Pfizer to submit COVID-19 vaccine data in children in matter of ‘days,’ CEO says

Health

FILE – In this Jan. 22, 2021, file photo, a certified medical assistant prepares doses of the Pfizer COVID-19 vaccine at a vaccination center at the University of Nevada, Las Vegas. With more than 40 million doses of coronavirus vaccines available, U.S. health authorities said they’re confident both seniors and other vulnerable Americans seeking booster shots and parents anticipating approval of initial shots for young children will have easy access. (AP Photo/John Locher, File)

(NEXSTAR) – Pfizer’s CEO says the company is close to submitting results of COVID-19 vaccine trials among children ages 5-11 in a bid to become the first vaccine maker to gain regulatory authorization.

“I think we are going to submit this data pretty soon. It’s a question of days, not weeks,” Albert Bourla told ABC’s “This Week” on Sunday.

Earlier this month, Dr. Peter Marks, the FDA’s vaccine chief, said he was “very, very hopeful” that children in that age range could receive vaccinations against COVID-19 by the end of of the year, or sooner.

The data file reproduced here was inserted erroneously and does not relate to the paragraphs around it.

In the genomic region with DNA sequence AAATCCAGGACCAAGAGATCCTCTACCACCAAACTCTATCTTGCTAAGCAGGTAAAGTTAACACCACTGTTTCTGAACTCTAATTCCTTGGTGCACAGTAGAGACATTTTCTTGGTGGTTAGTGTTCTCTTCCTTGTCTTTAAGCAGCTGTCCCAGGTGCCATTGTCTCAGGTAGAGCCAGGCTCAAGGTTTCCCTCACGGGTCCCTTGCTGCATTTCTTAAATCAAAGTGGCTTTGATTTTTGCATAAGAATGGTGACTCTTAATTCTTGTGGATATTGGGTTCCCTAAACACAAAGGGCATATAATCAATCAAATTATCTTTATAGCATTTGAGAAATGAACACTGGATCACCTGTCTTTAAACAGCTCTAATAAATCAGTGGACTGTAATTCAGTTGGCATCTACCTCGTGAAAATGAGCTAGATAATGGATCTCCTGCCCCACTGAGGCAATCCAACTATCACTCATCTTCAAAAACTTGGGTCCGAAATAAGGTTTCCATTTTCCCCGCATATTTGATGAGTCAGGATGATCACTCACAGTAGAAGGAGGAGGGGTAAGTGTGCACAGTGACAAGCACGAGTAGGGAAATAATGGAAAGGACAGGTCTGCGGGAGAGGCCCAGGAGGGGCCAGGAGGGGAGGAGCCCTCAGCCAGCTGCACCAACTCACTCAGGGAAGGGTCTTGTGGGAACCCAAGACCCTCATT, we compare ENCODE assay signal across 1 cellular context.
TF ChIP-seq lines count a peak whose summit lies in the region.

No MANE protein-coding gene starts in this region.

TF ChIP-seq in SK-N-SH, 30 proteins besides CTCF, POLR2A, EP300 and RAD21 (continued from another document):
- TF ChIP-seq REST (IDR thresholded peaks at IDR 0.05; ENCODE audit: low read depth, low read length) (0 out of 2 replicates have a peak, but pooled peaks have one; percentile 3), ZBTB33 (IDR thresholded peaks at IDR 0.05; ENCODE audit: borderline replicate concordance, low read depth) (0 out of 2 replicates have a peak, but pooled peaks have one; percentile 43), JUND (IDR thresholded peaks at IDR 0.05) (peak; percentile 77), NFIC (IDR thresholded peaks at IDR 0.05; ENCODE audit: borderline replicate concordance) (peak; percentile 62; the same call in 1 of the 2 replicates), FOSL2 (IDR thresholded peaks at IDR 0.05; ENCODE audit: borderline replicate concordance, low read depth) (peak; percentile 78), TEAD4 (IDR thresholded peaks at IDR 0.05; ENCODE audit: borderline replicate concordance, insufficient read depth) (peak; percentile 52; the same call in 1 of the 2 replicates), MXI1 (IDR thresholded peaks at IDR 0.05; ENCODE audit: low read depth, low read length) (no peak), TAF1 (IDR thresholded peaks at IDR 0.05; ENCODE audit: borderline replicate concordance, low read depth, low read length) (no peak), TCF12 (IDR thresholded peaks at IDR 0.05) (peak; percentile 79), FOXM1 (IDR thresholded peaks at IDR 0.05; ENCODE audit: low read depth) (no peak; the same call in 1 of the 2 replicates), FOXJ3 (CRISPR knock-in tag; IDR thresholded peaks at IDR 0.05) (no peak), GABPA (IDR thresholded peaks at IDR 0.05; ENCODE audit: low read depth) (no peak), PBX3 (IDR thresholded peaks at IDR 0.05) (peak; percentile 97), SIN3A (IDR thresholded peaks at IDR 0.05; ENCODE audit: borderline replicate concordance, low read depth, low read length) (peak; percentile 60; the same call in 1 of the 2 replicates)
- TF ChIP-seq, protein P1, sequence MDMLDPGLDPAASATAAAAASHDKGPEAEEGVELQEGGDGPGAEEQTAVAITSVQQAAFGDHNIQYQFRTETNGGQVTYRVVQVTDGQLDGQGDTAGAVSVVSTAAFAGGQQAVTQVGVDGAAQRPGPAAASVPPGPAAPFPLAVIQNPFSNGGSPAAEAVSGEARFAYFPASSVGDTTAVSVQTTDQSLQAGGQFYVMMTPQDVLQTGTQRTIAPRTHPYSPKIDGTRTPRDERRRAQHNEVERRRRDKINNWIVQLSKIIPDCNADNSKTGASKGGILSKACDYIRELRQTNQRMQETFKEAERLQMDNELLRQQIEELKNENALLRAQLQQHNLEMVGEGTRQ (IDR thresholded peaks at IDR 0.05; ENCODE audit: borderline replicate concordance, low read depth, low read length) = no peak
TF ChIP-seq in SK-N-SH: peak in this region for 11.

Marks said he hoped the FDA would be able to analyze Pfizer’s study results “in a matter of weeks.”

As the delta variant continues to rip through unvaccinated populations, including school-aged children, many parents, teachers and public officials are anxiously awaiting expanded access to the vaccine. Nearly all COVID-19 deaths in the U.S. now are among people who weren’t vaccinated.

With more than 40 million doses of coronavirus vaccines available, U.S. health authorities said they’re confident there will be enough for both qualified older Americans seeking booster shots and the young children for whom initial vaccines are expected to be approved in the not-too-distant future.

The spike in demand — expected following last week’s federal recommendation on booster shots — would be the first significant jump in months. More than 70 million Americans remain unvaccinated despite the enticement of lottery prizes, free food or gifts and pleas from exhausted health care workers as the average number of deaths per day climbed to more than 1,900 in recent weeks.

Federal and state health authorities said current supply and steady production of more doses can easily accommodate those seeking boosters or initial vaccination, avoiding a repeat of the frustratingly slow rollout of COVID-19 vaccines across the country early this year.

The Associated Press contributed to this report.

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